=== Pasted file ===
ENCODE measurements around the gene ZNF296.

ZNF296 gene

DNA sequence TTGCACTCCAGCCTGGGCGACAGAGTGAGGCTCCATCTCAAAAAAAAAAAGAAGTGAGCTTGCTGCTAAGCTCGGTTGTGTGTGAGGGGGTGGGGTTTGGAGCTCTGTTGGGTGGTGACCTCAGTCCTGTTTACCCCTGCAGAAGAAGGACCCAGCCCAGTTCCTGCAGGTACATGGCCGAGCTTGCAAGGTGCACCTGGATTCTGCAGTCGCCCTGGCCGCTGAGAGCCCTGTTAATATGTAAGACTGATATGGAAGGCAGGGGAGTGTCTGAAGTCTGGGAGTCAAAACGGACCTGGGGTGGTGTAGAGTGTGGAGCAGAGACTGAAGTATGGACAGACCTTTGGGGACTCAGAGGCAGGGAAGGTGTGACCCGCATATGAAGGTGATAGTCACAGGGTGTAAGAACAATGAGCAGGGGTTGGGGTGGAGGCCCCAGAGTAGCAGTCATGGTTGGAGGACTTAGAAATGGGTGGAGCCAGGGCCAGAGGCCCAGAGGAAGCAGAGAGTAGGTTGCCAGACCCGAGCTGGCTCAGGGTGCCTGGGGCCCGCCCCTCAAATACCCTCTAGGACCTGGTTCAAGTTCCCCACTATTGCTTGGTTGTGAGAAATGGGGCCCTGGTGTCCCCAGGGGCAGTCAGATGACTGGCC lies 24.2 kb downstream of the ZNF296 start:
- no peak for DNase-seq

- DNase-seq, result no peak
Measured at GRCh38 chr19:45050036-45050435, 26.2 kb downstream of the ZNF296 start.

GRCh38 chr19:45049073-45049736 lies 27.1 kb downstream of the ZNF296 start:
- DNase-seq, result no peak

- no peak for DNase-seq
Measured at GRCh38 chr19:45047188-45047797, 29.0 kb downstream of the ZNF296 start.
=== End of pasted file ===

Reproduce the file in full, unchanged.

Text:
ENCODE measurements around the gene ZNF296.

ZNF296 gene

DNA sequence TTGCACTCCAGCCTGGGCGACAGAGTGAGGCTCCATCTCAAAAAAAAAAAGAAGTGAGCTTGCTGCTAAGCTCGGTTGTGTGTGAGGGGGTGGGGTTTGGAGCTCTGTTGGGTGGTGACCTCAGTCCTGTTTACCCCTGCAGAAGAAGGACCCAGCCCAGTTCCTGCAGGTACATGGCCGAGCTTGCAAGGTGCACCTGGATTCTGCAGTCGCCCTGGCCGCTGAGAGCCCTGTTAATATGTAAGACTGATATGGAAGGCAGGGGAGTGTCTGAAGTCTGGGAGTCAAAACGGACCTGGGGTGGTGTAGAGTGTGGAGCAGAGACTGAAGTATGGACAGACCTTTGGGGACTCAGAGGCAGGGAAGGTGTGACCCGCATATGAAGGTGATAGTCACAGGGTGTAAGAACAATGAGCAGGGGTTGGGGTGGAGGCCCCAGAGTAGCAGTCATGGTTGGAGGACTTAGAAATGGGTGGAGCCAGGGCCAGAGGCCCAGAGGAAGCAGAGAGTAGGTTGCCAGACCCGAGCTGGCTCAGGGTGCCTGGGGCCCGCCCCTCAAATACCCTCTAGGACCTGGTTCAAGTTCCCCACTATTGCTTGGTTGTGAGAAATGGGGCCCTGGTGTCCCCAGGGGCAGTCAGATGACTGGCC lies 24.2 kb downstream of the ZNF296 start:
- no peak for DNase-seq

- DNase-seq, result no peak
Measured at GRCh38 chr19:45050036-45050435, 26.2 kb downstream of the ZNF296 start.

GRCh38 chr19:45049073-45049736 lies 27.1 kb downstream of the ZNF296 start:
- DNase-seq, result no peak

- no peak for DNase-seq
Measured at GRCh38 chr19:45047188-45047797, 29.0 kb downstream of the ZNF296 start.